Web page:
This could be a coincidence, or maybe close to the answer but not quite, but it is interesting that...
All of the Salon Words anagram to a word of French origin
- except for taipan, which anagrams to patina, which is of Italian origin, or pinata, of Spanish origin
Whereas for Not Salon Words:
Only 'dasani' and 'buyer' anagram to anything; 'naiads' which is of Greek origin and 'rebuy' which is old English. The rest don't seem to anagram at all (subject to choice of dictionary).
A Salon word is a word that anagrams to another English word of French or Italian (or Spanish if we use Pinata instead of Patina) origin. Perhaps in linguistic terms these are a common group.
However, you may have noticed that most of these words
Can be written with an accent mark/diacritic, for example naïve, piñata, café, etc. I originally considered this, but ruled it out with 'rose' which WAS of French origin, but old French rose seemed to have no diacritic.
Upon further consideration
The French rose derives from old English rōse, and it seems in some French there is even rosé. Further, SORE could anagram to EROS which comes from the Greek erōs.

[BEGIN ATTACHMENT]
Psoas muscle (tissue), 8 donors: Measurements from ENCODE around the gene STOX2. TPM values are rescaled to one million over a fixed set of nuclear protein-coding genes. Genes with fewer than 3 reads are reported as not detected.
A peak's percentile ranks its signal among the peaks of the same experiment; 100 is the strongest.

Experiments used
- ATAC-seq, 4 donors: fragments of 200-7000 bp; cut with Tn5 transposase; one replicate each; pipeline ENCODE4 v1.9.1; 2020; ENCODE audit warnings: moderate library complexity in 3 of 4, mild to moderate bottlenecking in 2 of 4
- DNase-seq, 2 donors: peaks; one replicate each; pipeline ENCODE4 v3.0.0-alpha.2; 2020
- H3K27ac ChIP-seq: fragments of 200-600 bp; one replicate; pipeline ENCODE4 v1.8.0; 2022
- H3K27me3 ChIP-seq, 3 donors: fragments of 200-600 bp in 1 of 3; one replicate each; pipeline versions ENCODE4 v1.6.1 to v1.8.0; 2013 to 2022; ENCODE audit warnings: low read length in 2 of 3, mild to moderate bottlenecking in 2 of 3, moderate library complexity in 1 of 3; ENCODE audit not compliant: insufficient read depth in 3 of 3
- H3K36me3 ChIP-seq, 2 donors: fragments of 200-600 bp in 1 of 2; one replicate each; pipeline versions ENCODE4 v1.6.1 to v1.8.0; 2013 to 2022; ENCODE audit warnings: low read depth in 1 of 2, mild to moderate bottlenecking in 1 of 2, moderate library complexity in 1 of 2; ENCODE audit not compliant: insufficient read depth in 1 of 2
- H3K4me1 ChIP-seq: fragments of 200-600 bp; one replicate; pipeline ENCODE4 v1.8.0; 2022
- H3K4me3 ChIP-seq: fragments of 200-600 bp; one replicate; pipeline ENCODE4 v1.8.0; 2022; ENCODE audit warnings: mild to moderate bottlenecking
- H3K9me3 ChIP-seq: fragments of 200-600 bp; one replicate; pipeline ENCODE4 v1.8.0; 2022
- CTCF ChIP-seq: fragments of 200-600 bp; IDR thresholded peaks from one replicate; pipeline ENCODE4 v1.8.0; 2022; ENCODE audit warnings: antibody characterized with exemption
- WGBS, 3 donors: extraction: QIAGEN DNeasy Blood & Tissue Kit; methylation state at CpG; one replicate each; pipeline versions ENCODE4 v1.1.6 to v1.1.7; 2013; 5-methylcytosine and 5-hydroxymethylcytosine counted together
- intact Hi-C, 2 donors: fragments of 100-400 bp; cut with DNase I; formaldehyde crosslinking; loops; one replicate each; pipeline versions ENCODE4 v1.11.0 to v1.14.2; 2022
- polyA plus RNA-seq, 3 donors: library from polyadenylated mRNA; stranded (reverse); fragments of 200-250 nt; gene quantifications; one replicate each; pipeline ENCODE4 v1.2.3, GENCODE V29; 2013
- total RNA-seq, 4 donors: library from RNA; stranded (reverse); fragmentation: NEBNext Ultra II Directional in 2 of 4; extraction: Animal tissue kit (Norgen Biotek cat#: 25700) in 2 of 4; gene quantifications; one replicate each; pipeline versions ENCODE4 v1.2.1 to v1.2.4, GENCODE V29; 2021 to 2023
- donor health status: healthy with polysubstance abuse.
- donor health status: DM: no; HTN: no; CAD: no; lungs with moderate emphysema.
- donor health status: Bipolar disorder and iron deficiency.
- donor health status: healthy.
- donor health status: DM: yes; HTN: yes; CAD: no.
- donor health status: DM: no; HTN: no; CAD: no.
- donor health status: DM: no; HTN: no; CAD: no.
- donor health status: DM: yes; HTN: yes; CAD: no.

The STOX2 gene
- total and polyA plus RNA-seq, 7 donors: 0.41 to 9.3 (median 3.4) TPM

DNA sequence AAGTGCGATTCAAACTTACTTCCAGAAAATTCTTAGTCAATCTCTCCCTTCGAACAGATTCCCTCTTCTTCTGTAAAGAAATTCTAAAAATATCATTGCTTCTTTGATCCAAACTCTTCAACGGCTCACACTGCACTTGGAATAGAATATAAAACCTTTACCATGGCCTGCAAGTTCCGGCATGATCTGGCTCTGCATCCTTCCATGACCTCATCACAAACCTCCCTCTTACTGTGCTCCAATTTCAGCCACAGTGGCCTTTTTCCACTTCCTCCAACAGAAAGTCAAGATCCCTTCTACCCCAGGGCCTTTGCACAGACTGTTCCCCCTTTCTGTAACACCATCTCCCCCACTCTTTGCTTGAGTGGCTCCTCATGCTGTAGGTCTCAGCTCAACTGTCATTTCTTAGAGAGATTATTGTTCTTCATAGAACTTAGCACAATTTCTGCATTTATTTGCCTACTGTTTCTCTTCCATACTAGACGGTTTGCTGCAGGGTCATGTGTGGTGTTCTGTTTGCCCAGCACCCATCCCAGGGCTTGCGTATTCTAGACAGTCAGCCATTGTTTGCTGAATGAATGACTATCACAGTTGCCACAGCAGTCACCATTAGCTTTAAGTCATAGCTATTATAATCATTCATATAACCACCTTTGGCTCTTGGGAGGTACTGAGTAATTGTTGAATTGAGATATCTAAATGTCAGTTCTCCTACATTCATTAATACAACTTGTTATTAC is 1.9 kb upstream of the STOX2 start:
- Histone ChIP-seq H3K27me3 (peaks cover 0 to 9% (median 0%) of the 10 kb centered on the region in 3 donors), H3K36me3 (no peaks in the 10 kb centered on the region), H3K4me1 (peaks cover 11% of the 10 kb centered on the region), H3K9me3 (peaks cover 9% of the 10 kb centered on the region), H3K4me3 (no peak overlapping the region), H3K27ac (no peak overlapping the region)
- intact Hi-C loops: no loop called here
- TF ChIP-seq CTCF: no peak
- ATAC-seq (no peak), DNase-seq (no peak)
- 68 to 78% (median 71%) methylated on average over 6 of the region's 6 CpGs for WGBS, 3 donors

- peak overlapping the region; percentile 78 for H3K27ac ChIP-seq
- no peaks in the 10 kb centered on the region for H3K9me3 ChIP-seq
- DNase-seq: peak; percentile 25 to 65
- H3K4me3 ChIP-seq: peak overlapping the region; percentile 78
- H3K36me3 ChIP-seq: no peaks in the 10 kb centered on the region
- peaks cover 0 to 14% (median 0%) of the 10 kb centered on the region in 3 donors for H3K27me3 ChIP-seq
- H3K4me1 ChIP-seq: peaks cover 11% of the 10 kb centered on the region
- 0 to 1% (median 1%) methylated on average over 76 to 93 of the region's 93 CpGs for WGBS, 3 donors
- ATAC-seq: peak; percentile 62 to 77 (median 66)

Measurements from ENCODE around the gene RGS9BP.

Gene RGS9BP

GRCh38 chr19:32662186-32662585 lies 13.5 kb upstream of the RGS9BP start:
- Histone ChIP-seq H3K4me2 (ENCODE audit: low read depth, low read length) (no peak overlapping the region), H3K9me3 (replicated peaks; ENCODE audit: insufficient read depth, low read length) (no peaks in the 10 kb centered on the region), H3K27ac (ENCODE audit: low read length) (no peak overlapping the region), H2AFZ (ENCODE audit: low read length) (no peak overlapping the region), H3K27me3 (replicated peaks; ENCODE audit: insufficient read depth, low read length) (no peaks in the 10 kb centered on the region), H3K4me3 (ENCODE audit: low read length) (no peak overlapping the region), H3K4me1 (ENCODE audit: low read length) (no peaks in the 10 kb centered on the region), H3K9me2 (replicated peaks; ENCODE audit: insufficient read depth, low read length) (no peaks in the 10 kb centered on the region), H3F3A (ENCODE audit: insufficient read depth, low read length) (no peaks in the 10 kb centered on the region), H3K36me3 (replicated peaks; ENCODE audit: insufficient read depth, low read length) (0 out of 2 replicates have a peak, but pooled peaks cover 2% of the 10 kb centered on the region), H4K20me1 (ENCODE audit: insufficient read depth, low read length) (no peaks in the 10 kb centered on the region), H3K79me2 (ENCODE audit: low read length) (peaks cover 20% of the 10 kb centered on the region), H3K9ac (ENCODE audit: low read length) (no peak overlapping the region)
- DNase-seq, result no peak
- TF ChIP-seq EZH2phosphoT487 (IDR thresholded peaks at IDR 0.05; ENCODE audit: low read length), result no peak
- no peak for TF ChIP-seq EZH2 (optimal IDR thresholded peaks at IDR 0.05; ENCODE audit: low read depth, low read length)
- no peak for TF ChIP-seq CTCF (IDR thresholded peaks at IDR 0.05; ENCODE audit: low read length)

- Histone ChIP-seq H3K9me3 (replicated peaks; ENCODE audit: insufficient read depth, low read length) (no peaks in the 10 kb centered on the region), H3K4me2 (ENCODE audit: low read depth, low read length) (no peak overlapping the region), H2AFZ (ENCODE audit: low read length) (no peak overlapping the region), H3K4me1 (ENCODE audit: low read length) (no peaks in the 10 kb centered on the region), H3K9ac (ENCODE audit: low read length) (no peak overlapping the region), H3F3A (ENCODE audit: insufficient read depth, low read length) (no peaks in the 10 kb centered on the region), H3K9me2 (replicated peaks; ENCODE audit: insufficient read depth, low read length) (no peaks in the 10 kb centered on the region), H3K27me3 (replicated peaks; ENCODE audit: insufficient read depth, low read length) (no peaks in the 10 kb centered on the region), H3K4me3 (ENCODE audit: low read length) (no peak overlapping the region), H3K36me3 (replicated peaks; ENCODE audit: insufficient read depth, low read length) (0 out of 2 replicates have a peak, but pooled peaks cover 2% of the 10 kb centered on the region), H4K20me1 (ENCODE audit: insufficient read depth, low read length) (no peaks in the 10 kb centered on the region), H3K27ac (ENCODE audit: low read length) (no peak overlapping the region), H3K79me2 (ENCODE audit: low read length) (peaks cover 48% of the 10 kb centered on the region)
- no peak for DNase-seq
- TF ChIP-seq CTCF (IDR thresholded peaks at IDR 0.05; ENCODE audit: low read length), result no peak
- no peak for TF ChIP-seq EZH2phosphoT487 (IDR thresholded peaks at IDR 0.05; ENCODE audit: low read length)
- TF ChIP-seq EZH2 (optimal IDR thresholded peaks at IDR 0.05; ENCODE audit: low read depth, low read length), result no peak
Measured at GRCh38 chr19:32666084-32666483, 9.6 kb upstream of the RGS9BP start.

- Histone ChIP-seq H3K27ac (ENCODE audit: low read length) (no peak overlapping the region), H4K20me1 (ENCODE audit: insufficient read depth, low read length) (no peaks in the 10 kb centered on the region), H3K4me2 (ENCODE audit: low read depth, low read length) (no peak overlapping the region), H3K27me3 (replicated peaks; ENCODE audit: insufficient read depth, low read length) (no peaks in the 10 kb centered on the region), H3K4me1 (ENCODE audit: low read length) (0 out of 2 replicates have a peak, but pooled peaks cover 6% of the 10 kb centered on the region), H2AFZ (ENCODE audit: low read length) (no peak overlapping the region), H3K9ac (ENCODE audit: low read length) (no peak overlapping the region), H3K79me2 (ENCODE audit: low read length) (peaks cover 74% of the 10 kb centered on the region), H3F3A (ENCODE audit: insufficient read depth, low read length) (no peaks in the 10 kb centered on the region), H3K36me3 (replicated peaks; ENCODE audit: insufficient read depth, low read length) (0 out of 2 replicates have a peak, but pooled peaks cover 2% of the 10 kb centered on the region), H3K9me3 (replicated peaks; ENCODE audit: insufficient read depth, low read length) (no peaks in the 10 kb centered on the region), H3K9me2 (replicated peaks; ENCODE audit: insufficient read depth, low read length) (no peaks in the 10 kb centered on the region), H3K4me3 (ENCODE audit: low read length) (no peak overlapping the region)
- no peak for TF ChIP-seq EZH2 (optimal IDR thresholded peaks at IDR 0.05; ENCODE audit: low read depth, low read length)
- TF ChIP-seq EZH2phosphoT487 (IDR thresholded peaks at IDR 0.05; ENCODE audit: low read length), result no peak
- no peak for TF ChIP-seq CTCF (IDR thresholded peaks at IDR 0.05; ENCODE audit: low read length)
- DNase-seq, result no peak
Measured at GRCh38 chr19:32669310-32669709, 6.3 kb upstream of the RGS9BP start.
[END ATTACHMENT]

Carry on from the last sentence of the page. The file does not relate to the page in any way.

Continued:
So in the end it seems possible that is a salon word is one which
anagrams to a word which, in the process of forming modern English, retained its exact spelling but the diacritic was "trimmed off" as in, got a haircut at a salon.
With many of these words, perhaps all? it is even still considered proper English to retain the diacritic, but here it is simply missing, although I am not sure if that is relevant or a more correct answer. For example, perhaps all Salon words also have an English equivalent that traditionally had a diacritic, but again I'm stuck at sore. There may be a word in modern English with a diacritic that it anagrams to, but am not sure.
face > cafe
evian > naive
mater > armet
said > dais
taipan > pinata
coupons > soupcon
sore > rose or eros
rentee > entree